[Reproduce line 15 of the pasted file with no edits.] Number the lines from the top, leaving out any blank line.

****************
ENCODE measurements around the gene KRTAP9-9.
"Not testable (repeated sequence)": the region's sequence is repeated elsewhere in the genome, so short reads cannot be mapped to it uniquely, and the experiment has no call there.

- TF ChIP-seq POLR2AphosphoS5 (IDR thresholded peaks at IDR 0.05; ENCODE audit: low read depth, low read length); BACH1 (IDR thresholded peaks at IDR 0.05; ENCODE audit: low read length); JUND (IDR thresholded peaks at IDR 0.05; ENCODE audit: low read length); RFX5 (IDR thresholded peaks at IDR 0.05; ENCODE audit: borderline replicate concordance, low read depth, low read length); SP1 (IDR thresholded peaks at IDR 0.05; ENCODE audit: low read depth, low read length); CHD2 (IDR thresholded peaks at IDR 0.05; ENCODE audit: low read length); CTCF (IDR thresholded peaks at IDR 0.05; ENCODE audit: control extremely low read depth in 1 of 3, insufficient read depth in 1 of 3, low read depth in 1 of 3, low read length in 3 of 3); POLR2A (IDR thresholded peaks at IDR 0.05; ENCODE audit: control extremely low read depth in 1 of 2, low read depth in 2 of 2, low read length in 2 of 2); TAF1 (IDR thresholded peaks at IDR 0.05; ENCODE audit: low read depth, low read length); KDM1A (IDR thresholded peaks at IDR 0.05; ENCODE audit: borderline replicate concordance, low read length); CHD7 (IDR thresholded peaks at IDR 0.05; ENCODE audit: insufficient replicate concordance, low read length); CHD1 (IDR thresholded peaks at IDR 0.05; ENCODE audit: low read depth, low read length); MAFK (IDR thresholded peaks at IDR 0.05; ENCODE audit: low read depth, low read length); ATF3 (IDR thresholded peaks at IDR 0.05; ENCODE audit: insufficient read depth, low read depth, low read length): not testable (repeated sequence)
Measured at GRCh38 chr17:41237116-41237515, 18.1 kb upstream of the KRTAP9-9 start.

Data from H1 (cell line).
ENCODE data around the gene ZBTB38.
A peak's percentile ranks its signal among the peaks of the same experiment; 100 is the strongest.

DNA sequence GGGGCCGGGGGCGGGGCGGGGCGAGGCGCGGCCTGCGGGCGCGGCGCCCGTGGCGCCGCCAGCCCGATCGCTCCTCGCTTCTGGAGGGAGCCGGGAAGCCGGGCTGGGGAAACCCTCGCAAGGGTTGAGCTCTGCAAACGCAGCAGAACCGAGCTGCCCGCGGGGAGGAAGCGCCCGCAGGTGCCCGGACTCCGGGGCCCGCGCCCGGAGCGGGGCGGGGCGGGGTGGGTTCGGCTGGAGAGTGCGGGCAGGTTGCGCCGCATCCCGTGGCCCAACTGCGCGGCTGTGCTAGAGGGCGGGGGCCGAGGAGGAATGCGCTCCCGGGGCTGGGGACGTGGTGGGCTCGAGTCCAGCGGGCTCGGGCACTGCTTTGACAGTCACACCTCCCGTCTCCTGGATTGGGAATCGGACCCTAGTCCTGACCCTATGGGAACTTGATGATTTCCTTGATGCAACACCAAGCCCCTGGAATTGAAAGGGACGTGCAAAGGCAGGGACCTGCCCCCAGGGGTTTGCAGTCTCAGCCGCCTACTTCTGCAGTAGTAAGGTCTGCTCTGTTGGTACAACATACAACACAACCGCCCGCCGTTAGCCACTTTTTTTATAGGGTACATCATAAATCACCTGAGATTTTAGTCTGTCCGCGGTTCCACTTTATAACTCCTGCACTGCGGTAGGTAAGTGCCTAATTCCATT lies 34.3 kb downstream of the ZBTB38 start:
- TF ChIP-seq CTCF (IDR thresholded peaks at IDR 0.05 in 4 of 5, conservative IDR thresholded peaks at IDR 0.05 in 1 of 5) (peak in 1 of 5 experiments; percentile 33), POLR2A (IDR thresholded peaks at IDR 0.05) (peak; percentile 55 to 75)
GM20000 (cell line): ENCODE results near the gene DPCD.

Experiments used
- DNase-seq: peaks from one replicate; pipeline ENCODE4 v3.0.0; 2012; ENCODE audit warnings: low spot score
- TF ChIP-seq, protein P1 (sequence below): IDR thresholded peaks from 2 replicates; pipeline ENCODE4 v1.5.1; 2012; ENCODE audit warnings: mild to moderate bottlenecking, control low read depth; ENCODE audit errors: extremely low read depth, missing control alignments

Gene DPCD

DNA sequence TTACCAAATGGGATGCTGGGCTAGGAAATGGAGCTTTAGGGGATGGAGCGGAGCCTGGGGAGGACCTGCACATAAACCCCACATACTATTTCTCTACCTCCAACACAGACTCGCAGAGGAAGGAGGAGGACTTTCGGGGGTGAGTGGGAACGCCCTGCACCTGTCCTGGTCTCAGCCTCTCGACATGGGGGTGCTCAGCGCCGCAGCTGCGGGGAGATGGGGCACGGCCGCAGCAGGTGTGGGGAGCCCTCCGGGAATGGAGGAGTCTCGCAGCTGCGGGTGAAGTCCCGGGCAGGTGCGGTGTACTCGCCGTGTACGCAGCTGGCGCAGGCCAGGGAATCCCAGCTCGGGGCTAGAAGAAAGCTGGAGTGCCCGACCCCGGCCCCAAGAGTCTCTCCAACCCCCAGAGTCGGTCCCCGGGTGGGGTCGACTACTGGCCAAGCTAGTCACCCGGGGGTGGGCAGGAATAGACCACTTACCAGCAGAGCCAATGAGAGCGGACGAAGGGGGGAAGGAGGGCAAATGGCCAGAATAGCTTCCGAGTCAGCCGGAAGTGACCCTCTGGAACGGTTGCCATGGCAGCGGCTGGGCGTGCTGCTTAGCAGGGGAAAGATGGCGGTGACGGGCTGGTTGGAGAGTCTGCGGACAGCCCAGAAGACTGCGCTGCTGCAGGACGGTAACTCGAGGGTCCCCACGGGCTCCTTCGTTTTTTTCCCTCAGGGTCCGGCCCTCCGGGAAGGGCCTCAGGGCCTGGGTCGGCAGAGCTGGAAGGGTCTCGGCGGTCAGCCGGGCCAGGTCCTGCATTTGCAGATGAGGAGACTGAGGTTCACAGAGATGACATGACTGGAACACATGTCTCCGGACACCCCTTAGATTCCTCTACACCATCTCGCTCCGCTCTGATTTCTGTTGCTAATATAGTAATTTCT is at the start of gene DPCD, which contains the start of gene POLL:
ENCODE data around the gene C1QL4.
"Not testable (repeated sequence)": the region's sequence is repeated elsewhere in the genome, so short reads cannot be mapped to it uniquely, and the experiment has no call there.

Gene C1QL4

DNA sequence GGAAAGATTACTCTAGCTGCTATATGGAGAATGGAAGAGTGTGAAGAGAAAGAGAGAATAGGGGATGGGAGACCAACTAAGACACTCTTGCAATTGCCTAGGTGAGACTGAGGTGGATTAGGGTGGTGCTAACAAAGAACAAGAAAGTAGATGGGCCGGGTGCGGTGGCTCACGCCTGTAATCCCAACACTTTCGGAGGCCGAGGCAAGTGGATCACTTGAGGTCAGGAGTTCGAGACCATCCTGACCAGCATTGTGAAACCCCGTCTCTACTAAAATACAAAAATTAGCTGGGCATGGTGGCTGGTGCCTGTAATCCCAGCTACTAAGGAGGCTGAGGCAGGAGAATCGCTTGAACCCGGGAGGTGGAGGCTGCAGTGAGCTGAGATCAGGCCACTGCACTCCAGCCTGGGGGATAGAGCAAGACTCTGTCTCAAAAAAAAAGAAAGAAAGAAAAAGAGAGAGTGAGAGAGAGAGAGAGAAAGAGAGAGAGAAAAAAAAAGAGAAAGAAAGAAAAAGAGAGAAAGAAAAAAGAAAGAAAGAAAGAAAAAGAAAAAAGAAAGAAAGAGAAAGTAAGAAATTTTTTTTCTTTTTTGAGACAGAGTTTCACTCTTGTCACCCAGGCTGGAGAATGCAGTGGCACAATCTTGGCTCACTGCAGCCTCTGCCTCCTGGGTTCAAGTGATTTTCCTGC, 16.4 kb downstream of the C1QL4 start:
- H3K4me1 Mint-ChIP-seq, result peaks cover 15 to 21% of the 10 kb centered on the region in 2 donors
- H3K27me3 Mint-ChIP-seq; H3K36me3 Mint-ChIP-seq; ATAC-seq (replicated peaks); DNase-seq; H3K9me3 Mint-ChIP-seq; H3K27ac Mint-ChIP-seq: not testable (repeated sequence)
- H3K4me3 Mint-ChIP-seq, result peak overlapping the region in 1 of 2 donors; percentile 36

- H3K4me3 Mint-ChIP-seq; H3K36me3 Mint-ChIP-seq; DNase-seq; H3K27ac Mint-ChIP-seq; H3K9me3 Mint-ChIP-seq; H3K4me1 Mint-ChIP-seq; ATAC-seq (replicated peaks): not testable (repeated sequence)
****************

DNA sequence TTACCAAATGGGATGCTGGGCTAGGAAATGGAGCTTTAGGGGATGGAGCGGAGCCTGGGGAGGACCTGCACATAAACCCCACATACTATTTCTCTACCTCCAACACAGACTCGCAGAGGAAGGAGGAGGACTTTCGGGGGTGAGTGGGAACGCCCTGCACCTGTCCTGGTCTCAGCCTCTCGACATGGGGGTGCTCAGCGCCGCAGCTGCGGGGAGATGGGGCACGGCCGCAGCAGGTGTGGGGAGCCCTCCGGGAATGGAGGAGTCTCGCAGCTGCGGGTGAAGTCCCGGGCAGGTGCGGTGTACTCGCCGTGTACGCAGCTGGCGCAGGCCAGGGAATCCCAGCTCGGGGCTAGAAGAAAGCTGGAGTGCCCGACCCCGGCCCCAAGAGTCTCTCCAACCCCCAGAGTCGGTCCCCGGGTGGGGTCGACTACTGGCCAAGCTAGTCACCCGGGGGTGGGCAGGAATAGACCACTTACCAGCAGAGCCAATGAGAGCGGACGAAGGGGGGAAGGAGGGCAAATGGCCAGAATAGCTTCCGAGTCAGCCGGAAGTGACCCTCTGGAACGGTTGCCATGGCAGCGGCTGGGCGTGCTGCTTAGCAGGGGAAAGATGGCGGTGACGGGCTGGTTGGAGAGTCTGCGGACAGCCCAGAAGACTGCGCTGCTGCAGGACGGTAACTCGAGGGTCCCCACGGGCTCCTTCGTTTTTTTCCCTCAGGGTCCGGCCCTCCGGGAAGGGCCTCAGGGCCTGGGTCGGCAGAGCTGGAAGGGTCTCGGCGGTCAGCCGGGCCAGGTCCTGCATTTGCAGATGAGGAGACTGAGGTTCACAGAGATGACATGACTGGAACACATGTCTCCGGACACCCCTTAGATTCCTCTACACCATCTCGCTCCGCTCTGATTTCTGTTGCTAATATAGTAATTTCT is at the start of gene DPCD, which contains the start of gene POLL: